a) The test is to be run by people who have never seen linux. They've run Windows but don't know very much about it.

b) It should fit on a floppy if possible, or not much more than one, and thus be a quick download as well.

From experience, the gap between someone who can put a knoppix CD into a PC and watch what happens, and your target market is such that you've almost certainly defined yourself out of existance. From teaching classes to people who are interested enough to come along and have a go, my feeling is that even they have mental hurdles to overcome in the process of "tampering with the machine" to the point where it will boot off a CD or floppy.

At some point you will need a few geek skills, and before then it's actually a lot easier to just go "when did you buy it" and "does it go" as the filtering process. Saying "download this" "make a floppy/CD" "change your BIOS settings" "write down the results" is going to put a lot of people off. The gap between that an an accurate report without the test is, I think, fairly small.

Depending on the level of geek skills available, and what sort of geeks you have, it can be a lot easier just to get the dumping fee off your donors and accept everything. That way the worst case is that you take the useful bits (even just the case screws, fans and power cords) and pass the dumping fee on to your local toxic waste disposal place. Ideally we find schoolgeeks who like playing with hardware, and do them deals based on "one for me, one for you" or similar, for the machines that aren't usable as we get them. Mostly those people just want one decent machine for themselves, and will build more than 10 for us (while creating a fair bit of smoke ;-)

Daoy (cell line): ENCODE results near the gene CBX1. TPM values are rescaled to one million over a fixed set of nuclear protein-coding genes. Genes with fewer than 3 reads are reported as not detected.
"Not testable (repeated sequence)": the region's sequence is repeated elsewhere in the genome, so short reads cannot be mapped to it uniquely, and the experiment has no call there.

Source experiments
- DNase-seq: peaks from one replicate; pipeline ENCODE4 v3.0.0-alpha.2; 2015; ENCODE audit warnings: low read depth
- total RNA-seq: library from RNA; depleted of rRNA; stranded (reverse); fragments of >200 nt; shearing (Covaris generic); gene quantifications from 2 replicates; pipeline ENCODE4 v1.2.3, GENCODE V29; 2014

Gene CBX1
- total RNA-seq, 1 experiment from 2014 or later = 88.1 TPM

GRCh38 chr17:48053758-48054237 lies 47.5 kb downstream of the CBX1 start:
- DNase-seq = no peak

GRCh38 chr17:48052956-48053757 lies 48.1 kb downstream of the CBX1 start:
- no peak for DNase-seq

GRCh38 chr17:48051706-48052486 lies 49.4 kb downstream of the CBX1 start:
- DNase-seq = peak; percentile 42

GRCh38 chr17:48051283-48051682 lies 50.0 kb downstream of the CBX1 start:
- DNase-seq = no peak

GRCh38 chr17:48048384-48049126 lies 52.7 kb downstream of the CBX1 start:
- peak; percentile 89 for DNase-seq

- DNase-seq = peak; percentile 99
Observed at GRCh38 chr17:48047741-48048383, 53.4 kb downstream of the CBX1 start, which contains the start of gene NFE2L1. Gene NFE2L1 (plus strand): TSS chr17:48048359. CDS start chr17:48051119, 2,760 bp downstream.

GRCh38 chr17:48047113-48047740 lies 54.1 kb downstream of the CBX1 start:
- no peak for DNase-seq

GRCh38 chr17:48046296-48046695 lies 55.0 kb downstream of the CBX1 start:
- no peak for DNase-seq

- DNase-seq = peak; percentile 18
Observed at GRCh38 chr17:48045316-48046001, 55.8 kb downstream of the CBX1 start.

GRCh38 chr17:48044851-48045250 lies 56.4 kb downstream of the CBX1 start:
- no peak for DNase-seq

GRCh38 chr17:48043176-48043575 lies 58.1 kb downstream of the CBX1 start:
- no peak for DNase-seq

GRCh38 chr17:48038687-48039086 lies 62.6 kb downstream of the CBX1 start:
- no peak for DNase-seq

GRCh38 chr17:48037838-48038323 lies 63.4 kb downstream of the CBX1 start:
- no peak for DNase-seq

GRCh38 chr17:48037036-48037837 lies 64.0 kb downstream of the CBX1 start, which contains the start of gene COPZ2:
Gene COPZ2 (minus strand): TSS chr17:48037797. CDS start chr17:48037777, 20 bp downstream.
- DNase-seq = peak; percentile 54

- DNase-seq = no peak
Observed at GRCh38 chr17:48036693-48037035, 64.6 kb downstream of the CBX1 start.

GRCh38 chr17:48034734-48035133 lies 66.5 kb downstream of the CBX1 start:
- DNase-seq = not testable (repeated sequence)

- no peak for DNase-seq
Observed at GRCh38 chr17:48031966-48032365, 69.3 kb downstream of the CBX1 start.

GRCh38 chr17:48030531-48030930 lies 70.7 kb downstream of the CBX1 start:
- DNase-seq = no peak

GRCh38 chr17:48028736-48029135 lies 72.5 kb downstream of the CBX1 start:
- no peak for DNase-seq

You also need a destination for the machines. With the addition of an extra fan or two many machines make fine firewalls/servers (extra fans mean they take longer to fail with no maintenance), but for classroom use you need to put on a MS-style desktop manager and some useful software, then find monitors (this is, IME, the hardest part). Cat still has some shitty old 15" CRTs because people just aren't donating monitors that still work. We have spare 15" CRTs though...

Also, auction sites are often a good source of some of the hard to find bits - big hard disks for servers, monitors, working printers that don't cost a fortune to run (the expensive to run printers are easy to get... many cost less new than a replacement ink cartridge).

In most cases of course, the machines would already run Windows, so it would be a matter of running a Windows program to do the testing and report. A floppy would be used in the case of a machine that's dead, ie. has no hard drive or more commonly a damaged filesystem. For those cases we have two options. The pre-donor would use their new Windows box to create the floppy or CD. A post-donor evaluation station would have a pre-created boot disk to use on machines brought in to test them and approve them for the next stage of linux install.

Knoppix is nice, but if I gave my mother Knoppix and asked her how well it ran on her PC, she would not be able to begin to give a good report. If she ran another program and it said, "4 stars but needs more RAM" that could be understood right away.